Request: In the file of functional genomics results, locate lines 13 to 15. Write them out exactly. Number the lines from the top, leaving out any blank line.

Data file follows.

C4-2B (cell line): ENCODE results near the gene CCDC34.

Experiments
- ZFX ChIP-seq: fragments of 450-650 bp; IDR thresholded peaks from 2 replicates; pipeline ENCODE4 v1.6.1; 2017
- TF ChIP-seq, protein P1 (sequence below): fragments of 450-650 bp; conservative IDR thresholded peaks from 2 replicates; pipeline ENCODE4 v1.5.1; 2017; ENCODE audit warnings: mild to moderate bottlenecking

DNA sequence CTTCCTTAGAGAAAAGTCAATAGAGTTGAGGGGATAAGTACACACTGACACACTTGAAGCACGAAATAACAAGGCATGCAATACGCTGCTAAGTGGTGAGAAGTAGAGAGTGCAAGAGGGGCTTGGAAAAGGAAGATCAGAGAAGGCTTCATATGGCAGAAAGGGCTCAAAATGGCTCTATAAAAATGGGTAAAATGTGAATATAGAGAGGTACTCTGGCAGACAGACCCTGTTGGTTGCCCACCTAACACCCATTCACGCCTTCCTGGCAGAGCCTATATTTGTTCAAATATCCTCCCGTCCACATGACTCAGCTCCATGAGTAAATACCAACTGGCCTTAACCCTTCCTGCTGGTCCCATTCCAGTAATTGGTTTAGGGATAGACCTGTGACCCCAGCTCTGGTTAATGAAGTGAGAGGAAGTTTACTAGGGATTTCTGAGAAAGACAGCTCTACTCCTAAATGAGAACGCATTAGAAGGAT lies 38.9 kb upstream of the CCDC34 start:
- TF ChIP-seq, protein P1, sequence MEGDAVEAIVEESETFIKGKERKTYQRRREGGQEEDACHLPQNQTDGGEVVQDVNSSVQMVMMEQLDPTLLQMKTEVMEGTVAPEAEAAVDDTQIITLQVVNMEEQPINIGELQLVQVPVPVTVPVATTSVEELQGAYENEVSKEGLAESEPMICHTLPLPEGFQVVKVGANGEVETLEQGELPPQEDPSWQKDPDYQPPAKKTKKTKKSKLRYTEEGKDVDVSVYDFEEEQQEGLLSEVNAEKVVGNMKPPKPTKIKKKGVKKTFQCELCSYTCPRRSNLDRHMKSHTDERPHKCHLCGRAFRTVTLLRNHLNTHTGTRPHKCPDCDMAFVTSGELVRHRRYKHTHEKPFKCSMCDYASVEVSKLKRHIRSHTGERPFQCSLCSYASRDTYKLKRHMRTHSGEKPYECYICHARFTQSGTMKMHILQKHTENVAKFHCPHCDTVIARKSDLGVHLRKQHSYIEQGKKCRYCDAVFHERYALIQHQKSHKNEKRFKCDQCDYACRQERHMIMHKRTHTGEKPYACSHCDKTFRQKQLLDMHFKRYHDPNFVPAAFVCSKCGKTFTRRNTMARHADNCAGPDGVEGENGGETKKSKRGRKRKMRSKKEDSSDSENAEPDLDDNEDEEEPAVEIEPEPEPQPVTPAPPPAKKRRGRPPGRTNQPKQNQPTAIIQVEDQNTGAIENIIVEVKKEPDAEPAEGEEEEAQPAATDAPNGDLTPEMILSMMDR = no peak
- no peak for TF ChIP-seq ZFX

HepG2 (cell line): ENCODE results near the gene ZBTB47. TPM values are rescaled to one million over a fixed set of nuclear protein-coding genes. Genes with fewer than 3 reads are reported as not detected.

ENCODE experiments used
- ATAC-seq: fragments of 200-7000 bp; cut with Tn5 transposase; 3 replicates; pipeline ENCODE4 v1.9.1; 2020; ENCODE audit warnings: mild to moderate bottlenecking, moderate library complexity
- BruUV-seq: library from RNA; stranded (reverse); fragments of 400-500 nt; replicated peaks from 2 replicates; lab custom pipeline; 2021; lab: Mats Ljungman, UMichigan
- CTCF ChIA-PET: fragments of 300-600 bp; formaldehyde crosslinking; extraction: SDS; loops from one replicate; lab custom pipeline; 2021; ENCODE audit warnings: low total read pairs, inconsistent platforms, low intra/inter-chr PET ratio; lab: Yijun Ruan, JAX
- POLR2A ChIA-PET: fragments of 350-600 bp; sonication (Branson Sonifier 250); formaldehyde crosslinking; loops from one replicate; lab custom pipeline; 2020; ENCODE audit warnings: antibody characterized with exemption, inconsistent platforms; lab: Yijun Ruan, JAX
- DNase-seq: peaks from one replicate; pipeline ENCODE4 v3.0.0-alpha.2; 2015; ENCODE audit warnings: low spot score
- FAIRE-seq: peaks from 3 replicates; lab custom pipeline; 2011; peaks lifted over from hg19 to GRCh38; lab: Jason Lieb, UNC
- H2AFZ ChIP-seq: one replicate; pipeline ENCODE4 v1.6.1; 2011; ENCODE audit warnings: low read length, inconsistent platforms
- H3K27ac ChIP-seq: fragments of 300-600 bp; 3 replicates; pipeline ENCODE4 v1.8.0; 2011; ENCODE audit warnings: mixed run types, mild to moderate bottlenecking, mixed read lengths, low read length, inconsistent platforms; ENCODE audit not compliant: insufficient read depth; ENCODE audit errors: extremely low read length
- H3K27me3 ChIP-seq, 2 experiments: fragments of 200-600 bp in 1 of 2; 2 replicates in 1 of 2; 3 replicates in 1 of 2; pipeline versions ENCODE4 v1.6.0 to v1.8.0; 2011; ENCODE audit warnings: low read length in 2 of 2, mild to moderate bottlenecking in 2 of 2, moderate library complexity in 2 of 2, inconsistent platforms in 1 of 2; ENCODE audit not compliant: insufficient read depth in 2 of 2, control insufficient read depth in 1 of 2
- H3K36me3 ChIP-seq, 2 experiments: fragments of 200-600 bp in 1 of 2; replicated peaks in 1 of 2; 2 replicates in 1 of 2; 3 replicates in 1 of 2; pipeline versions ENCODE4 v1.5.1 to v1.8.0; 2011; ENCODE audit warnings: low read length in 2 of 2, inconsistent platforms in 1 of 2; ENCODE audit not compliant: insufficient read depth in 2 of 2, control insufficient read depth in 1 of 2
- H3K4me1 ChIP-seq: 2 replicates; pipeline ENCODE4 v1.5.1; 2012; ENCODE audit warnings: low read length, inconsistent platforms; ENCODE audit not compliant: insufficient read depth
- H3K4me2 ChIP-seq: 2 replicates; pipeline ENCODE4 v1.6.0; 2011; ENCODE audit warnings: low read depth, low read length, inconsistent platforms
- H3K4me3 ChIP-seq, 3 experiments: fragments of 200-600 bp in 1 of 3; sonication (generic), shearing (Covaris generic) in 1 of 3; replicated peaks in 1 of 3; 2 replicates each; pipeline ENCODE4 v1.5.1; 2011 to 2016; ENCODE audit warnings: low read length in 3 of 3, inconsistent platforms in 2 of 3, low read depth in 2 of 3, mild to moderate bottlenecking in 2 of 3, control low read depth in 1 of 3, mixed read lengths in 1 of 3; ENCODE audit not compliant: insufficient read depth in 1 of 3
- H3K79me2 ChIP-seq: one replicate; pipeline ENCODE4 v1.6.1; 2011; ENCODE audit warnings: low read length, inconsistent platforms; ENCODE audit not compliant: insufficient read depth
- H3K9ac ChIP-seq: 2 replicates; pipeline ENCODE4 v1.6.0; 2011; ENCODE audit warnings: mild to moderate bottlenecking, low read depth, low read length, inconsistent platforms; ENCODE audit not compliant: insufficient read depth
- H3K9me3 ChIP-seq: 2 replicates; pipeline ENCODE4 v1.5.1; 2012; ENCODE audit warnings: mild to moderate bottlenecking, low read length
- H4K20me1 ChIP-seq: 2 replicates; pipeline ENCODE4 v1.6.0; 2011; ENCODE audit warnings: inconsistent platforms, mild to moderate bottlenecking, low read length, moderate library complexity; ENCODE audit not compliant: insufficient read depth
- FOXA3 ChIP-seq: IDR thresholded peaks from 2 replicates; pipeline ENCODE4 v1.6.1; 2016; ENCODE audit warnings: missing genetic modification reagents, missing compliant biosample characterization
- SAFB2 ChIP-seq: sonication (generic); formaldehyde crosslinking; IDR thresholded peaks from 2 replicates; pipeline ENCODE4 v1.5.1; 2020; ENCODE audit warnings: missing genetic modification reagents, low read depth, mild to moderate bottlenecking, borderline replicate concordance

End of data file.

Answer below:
- POLR2A ChIA-PET: fragments of 350-600 bp; sonication (Branson Sonifier 250); formaldehyde crosslinking; loops from one replicate; lab custom pipeline; 2020; ENCODE audit warnings: antibody characterized with exemption, inconsistent platforms; lab: Yijun Ruan, JAX
- DNase-seq: peaks from one replicate; pipeline ENCODE4 v3.0.0-alpha.2; 2015; ENCODE audit warnings: low spot score
- FAIRE-seq: peaks from 3 replicates; lab custom pipeline; 2011; peaks lifted over from hg19 to GRCh38; lab: Jason Lieb, UNC